Q.2 What can we negotiate in mediation to ensure that my relationship with my children won't be affected bymy moving out?
We advise you not to move without a temporary letter of agreement stating that the move won't be used as a ground for divorce or for any other purpose. Be certain that your temporary agreement provides sufficient details for visitation toestablish your ongoing, continuous, and frequent involvement with your children. See also Question 17 in Chapter 1.
Mediators often hear this concern expressed by noncustodial parents, who fear they will no longer be able to have a close relationship with their children.
Actually, your future relationship with your children will depend on how you continue to relate to them and on how you relate to your former spouse. Your parenting arrangementswill assist you in making a smooth transition.
If you and your spouse tend to argue whenever you meet you will want to minimize contact with one another Perhaps you can agree to pick your childrenup at school or at babysitter's, and returnthem there. Create parenting arrangements that are clear and detailed, with alternatives spelled out in the agreement for unexpected situations so that you can minimize the reasons to argue over the children's changing needs. Also see Question 3 in this chapter.
It is important to negotiate a visiting schedule that allows sufficient time to do more than entertain your children. You needtime to do normal activities around your home so that your children will feel they belong there. Plan age-appropriate household tasks and shared activities that you enjoy doing together, and make every effort to remain involved in their activities whenever possible.
Q.3 How will the type of relationship we have influenceour parenting agreement?
Think about these questions:
- Realistically, knowing each other, what kind of future relationship is possible? How frequently do I want to be in contact about the day-to-day details of our children's lives?
- Can I comfortably meet my ex-spouse at parties,school conferences, and other functions importantto my children?
- What if one of us remarries?
How you feel about these questions will help you decide how detailed you want the agreement to be. Your relationship with your former spouse will change over time. You may get along well now because you are focused on the children, but you may be less cordial once the parenting arrangements are working smoothly--- or you may both be more relaxed. Sometimes it's difficult to predict how things will work out.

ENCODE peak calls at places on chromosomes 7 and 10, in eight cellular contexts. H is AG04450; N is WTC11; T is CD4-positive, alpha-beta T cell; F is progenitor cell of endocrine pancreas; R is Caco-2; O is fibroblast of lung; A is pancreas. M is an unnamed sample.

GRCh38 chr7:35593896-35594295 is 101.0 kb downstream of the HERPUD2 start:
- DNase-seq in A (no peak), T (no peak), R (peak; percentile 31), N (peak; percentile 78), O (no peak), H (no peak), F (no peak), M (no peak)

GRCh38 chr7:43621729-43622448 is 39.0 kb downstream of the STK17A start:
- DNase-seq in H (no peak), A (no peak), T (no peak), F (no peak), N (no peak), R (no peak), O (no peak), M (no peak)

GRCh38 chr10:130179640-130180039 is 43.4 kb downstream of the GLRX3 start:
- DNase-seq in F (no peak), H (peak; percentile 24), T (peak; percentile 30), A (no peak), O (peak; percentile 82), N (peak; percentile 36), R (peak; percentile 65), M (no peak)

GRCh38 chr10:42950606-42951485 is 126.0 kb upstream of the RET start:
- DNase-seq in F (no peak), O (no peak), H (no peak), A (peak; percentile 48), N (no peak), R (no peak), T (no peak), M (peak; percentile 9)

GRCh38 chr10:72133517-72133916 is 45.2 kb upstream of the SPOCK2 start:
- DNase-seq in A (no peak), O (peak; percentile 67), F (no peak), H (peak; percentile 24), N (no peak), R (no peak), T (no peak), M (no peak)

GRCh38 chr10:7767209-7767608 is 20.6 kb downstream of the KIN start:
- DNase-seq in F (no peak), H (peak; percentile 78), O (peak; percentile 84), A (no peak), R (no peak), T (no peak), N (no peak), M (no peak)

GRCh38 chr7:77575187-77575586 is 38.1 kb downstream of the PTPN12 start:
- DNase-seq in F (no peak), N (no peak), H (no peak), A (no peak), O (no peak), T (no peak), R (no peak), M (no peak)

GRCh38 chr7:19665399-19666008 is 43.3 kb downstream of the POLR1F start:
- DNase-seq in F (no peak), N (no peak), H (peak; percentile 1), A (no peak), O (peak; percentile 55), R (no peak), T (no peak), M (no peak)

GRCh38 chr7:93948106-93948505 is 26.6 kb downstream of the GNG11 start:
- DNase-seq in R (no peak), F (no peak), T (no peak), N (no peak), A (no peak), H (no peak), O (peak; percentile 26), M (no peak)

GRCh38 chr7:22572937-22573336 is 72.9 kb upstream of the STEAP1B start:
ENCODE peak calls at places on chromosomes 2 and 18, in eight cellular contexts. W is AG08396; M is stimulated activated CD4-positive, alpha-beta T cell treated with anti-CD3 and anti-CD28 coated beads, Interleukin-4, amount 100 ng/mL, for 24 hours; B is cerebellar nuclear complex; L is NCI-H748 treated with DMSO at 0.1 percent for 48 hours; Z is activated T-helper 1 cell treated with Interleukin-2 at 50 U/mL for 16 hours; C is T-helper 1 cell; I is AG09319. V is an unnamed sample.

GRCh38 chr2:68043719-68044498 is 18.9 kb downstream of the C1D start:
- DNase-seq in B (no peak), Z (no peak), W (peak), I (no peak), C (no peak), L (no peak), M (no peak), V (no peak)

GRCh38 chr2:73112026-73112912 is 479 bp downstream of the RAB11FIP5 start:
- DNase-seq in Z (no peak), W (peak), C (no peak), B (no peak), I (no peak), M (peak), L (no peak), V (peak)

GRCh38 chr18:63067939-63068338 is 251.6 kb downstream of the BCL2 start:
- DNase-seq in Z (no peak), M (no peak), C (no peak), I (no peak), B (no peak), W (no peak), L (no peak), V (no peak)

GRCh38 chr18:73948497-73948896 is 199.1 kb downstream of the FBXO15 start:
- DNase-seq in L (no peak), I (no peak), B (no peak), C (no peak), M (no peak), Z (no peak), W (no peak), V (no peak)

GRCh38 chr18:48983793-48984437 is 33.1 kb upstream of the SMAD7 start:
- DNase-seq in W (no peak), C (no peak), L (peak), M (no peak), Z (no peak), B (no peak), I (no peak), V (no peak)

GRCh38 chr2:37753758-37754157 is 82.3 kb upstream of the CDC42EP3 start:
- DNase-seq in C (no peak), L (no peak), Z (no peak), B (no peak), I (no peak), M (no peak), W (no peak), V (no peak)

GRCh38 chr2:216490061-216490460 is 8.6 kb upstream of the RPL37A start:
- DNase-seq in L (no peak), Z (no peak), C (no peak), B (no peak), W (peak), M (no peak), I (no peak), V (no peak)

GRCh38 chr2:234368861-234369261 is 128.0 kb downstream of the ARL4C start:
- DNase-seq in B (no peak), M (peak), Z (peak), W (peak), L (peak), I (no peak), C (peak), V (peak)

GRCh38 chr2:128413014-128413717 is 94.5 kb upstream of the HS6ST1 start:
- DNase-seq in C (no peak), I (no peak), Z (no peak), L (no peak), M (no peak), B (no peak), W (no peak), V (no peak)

If you can get along with each other calmly, most issues can probably be resolved as needed in the future. If you are very argumentative-—a high-conflict couple-most of the details should be clearly spelled out in the agreement, with plenty of alternatives built in to handle irregular situations (illness, business trips, special events, for example) so that you will have minimal need for discussion and decision making.
In one mediator's experience, the father traveled a lot and wanted to move into the apartment next to his ex-wife's so he could drop by to see the children whenever he was in town. He thought hiswife was being selfish in objecting to this arrangement. When his ex-wife's feelings we explored, she explained that she didn't want their children to meet his new girlfriends accidentally, that it would create unnecessary stress for them and for her. The father became more understanding, and agreed to move to another building in the neighborhood so they could all have more privacy.
In contrast, a different mediator worked with a couple who decided to divide their large apartment into two apartments with separate entrance doors, so that their teenage daughter could spend time with each of them when convenient. Since these parents remained quite friendly, they agreed to talk regularly so they could present a united front about discipline and rules. For them, this was an ideal way to remain in daily contact with their daughter even though they were divorced
Q.4 How do we decide about parenting arrangements (custody and visitation)?
In working out your parenting arrangement in mediation, you will plan how much time your children will spend with each of you and whether both of you will provide a complete household for your children or just a comfortable visiting situation. Equally important, you will plan how decisions affecting your children will be made after the divorce.
Some of the factors you'll want to consider when negotiating about how your post-divorce family will function include: